Memorial to Sister Dora (Dorothy Pattison, 1832-1878) by Francis John Williamson (1833-1920), with a close-up of the figure, shown in her nurse's cap (christened the "Sister Dora cap") and uniform and holding a bandage partly unwound, ready for use. 1886. A bronze plaque on the pedestal [shown here] explains that the statue was originally marble, but "deteriorated due to weathering over a period of years" and was re-cast in bronze in 1956 (like that of Williamson's Joseph Priestly in Birmingham) with funds raised from public subscription.

The Four Bronze Reliefs

In the large reliefs on each side of the pedestal, Sister Dora is shown in her various nursing roles. In particular, two famous episodes are depicted. Walsall, near Birmingham and Wolverhampton in the Black Country, was then a busy industrial area, and these two reliefs tell of the dangers experienced by the workman. On the left (the relief on the front of the pedestal), she is present at a quarrying accident. This would be the Pelsall colliery disaster of 1872, when twenty-two men were trapped by flooding, and drowned. Against a background of great mining machinery and evident catastrophe, she is trying to comfort a distraught woman who bends, grieving, over her infant. She also stretches out a hand to the older child who grasps her apron. Nearby, the bodies of the victims are being carried out of the quarry on stretchers. In the other relief, again wearing her cap, cape and uniform, Sister Dora is directing operations after another terrible works accident, this time when a furnace exploded at the Foundry of Jones & Sons in 1875. The men are looking to her for guidance as the dead and injured are pulled out. In these contexts, she is depicted as a tower of strength.

In the other two reliefs, Sister Dora is seen in a gentler hospital context, no longer wearing her cape. In the one on the left, she is in the children's ward, apparently taking to the doctor who is sitting behind her. Some children are playing, and seem better already, although she has her hand protectively on the baby in the cot next to her. In the other relief, she and the doctor bend over an adult patient who is perhaps suffering from a high fever (another nurse has been washing or cooling him). Probably this alludes to the smallpox epidemic of 1875 that Sister Dora dealt with both self-sacrificingly and successfully: she was seen as instrumental in limiting its spread.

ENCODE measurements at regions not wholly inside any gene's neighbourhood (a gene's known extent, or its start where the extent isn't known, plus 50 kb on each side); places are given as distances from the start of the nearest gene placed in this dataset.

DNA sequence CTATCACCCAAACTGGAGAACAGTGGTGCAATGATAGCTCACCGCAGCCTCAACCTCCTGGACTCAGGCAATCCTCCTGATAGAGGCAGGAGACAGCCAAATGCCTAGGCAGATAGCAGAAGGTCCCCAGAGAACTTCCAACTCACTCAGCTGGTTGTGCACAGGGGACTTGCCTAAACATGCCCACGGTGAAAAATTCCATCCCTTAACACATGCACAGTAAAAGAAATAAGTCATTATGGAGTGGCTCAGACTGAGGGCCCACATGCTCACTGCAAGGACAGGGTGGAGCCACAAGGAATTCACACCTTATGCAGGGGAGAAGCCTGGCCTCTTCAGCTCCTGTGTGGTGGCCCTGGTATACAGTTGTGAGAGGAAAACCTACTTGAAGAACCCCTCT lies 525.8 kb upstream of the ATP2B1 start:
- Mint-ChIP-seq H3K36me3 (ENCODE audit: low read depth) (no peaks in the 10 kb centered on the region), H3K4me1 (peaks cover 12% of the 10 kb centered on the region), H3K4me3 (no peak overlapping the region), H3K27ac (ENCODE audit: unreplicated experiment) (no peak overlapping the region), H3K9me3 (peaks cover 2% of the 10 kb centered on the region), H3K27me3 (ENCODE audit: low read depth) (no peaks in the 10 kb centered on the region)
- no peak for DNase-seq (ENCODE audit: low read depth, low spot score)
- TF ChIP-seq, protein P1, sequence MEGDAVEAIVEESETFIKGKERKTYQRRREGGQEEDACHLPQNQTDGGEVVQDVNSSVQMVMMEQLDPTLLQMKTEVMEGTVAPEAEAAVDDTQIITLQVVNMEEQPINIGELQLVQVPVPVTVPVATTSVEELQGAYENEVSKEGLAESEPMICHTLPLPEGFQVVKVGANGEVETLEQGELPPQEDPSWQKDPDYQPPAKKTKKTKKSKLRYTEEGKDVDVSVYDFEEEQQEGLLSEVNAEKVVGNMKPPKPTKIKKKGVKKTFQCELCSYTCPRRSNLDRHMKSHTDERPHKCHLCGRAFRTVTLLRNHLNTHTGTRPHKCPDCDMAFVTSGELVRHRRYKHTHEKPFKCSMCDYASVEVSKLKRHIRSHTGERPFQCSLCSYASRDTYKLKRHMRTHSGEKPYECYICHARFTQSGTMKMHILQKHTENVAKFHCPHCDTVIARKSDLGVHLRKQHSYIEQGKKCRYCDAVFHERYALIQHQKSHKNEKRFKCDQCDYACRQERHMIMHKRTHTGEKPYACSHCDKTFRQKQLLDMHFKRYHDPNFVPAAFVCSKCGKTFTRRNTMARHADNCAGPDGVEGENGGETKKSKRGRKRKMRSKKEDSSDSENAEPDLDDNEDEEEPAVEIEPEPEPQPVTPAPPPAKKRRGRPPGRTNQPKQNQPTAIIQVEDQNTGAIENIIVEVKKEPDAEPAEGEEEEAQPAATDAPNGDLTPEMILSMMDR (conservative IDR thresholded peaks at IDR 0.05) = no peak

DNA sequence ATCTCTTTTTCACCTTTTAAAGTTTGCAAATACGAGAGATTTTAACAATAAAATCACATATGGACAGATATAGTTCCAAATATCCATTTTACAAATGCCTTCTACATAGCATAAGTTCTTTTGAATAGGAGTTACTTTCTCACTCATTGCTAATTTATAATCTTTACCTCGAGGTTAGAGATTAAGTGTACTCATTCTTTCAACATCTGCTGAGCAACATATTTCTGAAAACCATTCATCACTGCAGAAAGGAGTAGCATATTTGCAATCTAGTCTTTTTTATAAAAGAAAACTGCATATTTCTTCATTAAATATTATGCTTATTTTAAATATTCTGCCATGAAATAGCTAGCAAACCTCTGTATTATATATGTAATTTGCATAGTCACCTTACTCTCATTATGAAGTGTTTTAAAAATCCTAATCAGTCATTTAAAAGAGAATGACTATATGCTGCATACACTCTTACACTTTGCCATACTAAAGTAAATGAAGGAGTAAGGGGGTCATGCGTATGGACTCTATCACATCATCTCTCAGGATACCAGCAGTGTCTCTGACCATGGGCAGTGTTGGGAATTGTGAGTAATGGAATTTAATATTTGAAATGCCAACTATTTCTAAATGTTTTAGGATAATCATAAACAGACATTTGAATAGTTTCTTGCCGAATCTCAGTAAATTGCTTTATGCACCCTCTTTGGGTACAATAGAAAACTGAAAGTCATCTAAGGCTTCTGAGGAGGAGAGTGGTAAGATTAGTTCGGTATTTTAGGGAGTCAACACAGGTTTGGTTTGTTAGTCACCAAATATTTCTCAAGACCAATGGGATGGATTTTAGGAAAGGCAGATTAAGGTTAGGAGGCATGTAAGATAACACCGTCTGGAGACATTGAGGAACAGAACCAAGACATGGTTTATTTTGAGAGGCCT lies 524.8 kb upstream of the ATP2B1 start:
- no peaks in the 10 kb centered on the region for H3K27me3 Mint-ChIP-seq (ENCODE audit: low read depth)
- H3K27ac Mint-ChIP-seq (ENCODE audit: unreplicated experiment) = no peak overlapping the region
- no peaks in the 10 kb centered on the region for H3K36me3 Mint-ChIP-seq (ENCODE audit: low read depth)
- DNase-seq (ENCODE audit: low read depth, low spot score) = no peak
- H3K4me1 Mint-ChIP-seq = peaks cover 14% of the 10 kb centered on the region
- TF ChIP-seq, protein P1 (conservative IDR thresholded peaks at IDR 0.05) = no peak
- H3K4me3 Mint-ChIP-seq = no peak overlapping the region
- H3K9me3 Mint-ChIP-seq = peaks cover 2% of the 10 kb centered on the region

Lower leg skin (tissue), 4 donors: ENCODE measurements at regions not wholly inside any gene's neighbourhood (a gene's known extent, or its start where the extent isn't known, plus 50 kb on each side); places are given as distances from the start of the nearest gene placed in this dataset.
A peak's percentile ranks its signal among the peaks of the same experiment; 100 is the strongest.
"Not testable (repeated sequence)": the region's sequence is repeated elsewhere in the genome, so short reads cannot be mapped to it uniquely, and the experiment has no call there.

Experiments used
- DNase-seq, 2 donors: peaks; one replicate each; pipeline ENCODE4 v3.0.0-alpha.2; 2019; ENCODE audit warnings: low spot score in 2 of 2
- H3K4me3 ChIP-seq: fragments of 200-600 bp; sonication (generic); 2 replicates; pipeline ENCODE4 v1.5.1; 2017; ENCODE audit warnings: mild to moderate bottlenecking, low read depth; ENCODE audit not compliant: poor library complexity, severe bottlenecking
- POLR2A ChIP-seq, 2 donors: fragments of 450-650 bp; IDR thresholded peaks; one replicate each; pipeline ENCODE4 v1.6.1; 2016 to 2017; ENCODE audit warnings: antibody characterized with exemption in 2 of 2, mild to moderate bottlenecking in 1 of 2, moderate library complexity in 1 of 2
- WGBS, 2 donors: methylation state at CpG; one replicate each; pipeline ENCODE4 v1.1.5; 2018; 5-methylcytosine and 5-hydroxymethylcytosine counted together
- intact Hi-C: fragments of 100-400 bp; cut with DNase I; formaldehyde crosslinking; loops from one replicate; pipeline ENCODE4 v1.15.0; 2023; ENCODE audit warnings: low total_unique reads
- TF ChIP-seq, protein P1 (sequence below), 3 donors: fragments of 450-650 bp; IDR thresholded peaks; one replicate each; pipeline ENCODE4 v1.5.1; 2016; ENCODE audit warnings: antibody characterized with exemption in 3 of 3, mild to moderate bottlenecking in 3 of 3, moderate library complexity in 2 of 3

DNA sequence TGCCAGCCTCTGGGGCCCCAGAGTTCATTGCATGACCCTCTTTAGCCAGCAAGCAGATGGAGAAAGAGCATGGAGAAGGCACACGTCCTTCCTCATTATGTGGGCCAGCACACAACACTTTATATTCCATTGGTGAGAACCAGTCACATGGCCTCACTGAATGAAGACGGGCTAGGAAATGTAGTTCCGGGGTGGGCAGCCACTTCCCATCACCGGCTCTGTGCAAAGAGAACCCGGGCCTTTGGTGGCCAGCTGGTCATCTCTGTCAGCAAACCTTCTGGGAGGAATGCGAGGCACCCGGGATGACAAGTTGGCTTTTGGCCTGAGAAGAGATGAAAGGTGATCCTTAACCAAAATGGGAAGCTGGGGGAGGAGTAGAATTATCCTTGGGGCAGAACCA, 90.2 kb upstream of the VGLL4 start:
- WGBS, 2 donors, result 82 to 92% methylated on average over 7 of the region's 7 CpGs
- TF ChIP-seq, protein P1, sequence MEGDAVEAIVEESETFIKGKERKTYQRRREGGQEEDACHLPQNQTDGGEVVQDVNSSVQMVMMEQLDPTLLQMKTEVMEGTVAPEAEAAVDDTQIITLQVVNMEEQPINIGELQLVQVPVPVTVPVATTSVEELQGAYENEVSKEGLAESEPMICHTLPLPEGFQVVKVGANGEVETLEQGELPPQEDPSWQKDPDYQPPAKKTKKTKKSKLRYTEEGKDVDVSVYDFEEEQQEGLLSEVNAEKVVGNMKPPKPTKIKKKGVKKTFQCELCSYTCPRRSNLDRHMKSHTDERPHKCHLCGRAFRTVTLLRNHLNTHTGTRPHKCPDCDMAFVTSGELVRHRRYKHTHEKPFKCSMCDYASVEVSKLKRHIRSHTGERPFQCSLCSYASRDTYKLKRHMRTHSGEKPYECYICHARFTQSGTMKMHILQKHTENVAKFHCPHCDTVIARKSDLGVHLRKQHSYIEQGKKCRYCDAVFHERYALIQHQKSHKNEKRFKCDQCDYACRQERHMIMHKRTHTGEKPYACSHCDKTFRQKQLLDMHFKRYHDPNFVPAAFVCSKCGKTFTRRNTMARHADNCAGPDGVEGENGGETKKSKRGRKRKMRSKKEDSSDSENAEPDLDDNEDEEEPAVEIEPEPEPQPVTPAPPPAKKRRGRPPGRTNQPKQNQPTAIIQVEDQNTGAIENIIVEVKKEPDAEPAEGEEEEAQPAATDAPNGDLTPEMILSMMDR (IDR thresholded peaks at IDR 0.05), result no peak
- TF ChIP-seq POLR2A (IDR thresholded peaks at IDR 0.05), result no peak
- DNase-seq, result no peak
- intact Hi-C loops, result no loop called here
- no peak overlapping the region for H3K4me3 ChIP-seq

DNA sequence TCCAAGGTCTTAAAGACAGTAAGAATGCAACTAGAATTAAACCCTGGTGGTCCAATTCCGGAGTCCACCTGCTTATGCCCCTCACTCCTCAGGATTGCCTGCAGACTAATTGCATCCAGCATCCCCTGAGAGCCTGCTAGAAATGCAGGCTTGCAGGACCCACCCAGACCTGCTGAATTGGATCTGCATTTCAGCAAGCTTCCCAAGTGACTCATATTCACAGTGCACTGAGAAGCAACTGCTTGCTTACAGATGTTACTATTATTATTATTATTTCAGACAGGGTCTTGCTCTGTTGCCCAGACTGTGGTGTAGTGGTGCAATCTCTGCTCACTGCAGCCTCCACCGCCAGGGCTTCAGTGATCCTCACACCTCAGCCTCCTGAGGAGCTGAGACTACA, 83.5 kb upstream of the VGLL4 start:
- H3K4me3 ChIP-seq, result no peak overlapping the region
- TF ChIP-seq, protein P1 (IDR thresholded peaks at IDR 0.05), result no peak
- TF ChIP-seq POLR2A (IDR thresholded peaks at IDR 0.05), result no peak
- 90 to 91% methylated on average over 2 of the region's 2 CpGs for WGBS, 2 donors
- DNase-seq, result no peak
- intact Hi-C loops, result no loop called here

According to another plaque [shown here, Sister Dora "came to Walsall in 1865 and for the following thirteen years worked ceaselessly to establish a professional medical service in the town. Her great devotion to the working people of Walsall earned her widespread respect." This is how she came to be "first woman, other than a member of the royal family, to be commemmorated by a statue." The unveiling of the statue in unveiled in 1886 was the occasion of the striking of a commemorative medal. It was an important commission for Williamson and he did well, especially with the challenging subject of industrial accidents.

Photographs very kindly contributed by the blogger of "Musings of a Curious Individual," whose page for Walsall is available offsite here. Please ask permission if you wish to reproduce these pictures (contact details can be reached from the site). Captions, commentary and formatting by Jacqueline Banerjee. [Click on the images for larger pictures.]

Related Material

Sources

Manton, Jo. Sister Dora: The Life of Dorothy Pattison. London: Methuen, 1971.

McGann, Susan. "Pattison, Dorothy Wyndlow [known as Sister Dora] (1832–1878), Anglican nun and nurse." Oxford Dictionary of National Biography. Online ed. Web. 6 December 2015.


Created 6 December 2015